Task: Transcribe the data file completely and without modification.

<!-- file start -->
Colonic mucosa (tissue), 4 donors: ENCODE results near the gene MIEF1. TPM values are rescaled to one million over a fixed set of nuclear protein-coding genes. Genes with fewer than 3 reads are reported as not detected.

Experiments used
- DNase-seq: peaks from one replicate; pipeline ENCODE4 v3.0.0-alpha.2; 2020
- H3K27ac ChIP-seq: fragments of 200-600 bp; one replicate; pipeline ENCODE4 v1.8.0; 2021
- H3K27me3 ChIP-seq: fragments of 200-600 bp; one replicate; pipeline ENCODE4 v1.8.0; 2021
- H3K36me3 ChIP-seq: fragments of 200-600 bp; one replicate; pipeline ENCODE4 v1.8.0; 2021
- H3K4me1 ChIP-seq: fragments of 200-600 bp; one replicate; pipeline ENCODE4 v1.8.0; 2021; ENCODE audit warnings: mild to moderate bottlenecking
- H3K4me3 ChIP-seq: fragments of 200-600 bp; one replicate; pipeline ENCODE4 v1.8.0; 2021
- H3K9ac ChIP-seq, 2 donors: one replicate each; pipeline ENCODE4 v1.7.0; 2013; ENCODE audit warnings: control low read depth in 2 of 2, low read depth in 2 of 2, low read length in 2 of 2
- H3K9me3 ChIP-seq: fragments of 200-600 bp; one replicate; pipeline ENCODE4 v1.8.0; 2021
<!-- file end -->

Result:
Colonic mucosa (tissue), 4 donors: ENCODE results near the gene MIEF1. TPM values are rescaled to one million over a fixed set of nuclear protein-coding genes. Genes with fewer than 3 reads are reported as not detected.

Experiments used
- DNase-seq: peaks from one replicate; pipeline ENCODE4 v3.0.0-alpha.2; 2020
- H3K27ac ChIP-seq: fragments of 200-600 bp; one replicate; pipeline ENCODE4 v1.8.0; 2021
- H3K27me3 ChIP-seq: fragments of 200-600 bp; one replicate; pipeline ENCODE4 v1.8.0; 2021
- H3K36me3 ChIP-seq: fragments of 200-600 bp; one replicate; pipeline ENCODE4 v1.8.0; 2021
- H3K4me1 ChIP-seq: fragments of 200-600 bp; one replicate; pipeline ENCODE4 v1.8.0; 2021; ENCODE audit warnings: mild to moderate bottlenecking
- H3K4me3 ChIP-seq: fragments of 200-600 bp; one replicate; pipeline ENCODE4 v1.8.0; 2021
- H3K9ac ChIP-seq, 2 donors: one replicate each; pipeline ENCODE4 v1.7.0; 2013; ENCODE audit warnings: control low read depth in 2 of 2, low read depth in 2 of 2, low read length in 2 of 2
- H3K9me3 ChIP-seq: fragments of 200-600 bp; one replicate; pipeline ENCODE4 v1.8.0; 2021